President Hennessy writes to parents of juniors

September 2015

Dear Stanford junior parent,

In the junior year, Stanford students expand their outlook. Many study overseas or on Stanford campuses in New York City and Washington, D.C. Juniors consider opportunities to conduct research, pursue honors or enrich their studies with a minor. They work closely with their faculty mentors and often become mentors themselves—serving as residence staff members or leading campus organizations. This year, they gain a broader perspective and begin to think about their future.

Recent expansions in majors, minors and overseas study will be of strong interest. For example, this year we are offering a new minor in Global Studies. Students focus on a specific world area, such as African Studies, European Studies, Iranian Studies, Islamic Studies, Latin American Studies and South Asian Studies. The minor also prepares them for the Global Studies Internship Program. This summer, student interns worked in Belgium, Croatia and Cambodia, among several other countries.

CS+X, the new computer science and humanities joint major, expands to 14 options this year to include Computer Science + Art Practice, Classics, Comparative Literature, English, French, German Studies, History, Iberian and Latin American Cultures, Italian, Linguistics, Music, Philosophy, Slavic Languages and Literatures and Spanish. Stanford’s synthesis of technology and the humanities is generating innovative learning and scholarship. It is also fueling an emerging field—the digital humanities. Students thinking about CS+X may want to consider the new Digital Humanities minor, launching this fall.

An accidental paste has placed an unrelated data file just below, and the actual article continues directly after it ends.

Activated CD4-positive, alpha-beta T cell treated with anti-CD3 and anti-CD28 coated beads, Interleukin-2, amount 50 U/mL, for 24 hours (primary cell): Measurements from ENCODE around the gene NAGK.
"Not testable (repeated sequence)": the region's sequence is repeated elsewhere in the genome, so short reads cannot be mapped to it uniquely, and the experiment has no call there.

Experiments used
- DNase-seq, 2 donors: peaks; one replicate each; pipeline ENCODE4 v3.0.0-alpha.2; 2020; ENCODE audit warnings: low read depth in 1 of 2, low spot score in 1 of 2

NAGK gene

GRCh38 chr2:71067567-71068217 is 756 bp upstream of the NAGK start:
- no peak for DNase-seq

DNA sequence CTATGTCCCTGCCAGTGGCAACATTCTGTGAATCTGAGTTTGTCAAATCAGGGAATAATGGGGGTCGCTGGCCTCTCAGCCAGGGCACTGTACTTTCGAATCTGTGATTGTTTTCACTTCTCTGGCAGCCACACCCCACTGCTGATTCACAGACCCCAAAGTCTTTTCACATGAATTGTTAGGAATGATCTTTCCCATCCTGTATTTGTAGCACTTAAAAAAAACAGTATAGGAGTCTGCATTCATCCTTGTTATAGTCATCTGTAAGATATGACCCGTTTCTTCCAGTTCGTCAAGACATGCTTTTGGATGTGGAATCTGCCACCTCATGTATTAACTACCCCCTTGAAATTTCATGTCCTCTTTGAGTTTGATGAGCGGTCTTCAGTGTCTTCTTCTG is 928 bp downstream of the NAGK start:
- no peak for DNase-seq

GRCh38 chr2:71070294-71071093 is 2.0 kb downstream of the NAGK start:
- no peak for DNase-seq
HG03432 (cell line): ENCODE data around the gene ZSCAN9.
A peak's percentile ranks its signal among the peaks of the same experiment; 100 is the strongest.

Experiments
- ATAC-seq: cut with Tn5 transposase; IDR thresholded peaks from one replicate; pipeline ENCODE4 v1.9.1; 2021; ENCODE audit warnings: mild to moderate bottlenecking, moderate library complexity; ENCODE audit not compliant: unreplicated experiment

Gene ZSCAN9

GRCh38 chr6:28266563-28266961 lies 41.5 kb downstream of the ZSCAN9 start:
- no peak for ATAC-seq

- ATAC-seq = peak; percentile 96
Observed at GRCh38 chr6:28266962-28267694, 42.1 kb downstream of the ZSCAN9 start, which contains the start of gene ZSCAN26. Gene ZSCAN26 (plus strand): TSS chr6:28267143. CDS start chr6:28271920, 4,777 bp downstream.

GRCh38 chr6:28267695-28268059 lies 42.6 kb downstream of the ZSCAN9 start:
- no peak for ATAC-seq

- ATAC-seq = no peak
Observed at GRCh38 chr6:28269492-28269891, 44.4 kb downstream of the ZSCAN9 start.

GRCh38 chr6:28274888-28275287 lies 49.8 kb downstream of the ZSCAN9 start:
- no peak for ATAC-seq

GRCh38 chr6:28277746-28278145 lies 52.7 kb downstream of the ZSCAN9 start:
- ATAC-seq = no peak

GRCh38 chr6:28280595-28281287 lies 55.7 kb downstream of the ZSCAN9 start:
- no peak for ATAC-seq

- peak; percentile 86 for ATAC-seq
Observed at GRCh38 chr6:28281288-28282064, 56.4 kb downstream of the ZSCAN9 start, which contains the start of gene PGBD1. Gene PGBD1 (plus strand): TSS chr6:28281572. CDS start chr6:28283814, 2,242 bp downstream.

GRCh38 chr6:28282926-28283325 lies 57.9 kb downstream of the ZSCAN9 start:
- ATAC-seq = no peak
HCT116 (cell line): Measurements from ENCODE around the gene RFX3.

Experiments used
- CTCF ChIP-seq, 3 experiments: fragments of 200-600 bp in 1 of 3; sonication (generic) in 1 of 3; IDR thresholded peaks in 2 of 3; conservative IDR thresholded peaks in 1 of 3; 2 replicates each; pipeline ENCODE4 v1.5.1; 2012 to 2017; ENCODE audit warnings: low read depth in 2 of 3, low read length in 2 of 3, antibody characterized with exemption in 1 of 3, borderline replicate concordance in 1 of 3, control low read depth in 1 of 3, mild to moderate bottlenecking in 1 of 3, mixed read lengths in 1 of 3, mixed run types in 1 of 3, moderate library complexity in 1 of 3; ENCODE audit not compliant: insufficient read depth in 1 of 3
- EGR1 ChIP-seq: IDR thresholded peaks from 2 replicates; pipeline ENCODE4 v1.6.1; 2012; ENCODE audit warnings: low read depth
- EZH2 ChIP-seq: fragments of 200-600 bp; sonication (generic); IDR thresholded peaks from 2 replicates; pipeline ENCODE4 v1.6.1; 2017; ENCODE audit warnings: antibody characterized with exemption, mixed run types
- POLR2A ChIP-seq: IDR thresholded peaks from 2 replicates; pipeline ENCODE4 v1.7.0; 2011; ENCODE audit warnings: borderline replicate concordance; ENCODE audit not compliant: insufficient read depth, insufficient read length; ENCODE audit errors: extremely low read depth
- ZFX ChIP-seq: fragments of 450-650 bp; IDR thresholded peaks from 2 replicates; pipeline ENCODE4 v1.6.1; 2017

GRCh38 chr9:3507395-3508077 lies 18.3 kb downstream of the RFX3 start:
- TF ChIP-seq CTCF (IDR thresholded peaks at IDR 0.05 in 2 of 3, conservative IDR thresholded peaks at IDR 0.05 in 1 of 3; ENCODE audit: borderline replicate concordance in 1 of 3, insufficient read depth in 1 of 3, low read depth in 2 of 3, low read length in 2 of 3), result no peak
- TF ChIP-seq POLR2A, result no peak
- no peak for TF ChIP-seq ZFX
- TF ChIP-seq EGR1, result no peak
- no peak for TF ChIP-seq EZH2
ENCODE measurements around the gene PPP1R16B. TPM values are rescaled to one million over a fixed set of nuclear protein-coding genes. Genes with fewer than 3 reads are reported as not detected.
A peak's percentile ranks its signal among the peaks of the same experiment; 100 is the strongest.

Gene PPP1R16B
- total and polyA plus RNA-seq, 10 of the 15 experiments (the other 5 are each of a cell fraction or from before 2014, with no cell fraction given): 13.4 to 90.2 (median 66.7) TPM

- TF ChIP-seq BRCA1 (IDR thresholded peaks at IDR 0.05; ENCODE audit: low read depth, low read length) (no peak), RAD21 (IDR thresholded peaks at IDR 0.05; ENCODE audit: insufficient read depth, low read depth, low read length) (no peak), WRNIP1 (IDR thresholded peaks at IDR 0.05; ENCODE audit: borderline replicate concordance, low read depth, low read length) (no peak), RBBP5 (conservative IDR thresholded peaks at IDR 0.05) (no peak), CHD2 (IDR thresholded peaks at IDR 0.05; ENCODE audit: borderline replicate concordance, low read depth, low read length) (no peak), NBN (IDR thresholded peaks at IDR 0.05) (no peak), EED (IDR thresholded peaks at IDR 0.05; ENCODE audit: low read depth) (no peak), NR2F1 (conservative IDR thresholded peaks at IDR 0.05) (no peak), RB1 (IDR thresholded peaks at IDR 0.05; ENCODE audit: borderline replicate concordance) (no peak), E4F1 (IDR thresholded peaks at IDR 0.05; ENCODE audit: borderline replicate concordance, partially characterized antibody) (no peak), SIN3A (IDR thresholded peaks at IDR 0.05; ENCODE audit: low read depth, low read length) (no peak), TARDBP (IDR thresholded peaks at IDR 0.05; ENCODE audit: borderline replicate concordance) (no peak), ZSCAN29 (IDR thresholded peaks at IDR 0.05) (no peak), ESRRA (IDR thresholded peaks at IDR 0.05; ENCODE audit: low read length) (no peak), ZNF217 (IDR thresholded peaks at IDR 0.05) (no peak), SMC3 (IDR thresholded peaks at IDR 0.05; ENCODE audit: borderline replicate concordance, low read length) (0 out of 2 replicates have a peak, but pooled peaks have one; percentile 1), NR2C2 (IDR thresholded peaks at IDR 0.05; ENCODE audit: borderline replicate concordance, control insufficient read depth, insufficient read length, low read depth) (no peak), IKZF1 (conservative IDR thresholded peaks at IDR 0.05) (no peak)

Juniors unable to fit study abroad into their academic year now have two summer options available to them through the Bing Overseas Studies Program. The program in Cape Town, South Africa, focuses on community-engaged learning, and this summer students also explored the arts. In Santiago, Chile, the focus is on the environment and international relations.

Many juniors participate in the annual Symposia of Undergraduate Research and Public Service (SURPS) held during Reunion Homecoming and Admit weekends. SURPS is an opportunity for students to present their research, public service, and creative work to a broader audience. The experience often inspires juniors to develop a senior capstone project or pursue honors, which can lead to rewarding collaboration with faculty and staff mentors.

The junior year is also a time when many students begin to think about their future careers. There are robust resources to support them. Students with pre-law, pre-health, pre-education and pre-business interests can get assistance from Pre-Professional Advisors in the Office of Undergraduate Advising and Research.

Career educators in the Career Development Center, recently renamed BEAM (Bridging Education, Ambition, and Meaningful Work), help students explore career paths, identify and apply for opportunities, and cultivate personal networks. This year, the center launched Handshake, an online platform that connects students directly with employers, events and opportunities. Handshake is part of a new model of career services that will better meet the needs of today’s students.

In closing, I want to thank you for your generosity and support of Stanford. More than 20 percent of Stanford parents have contributed to The Stanford Fund for Undergraduate Education. Parents of the Class of 2017 cumulatively have given more than $2,479,504. This is especially important given the increased need for financial aid. Thank you for your commitment to Stanford and your support of our students.


John L. Hennessy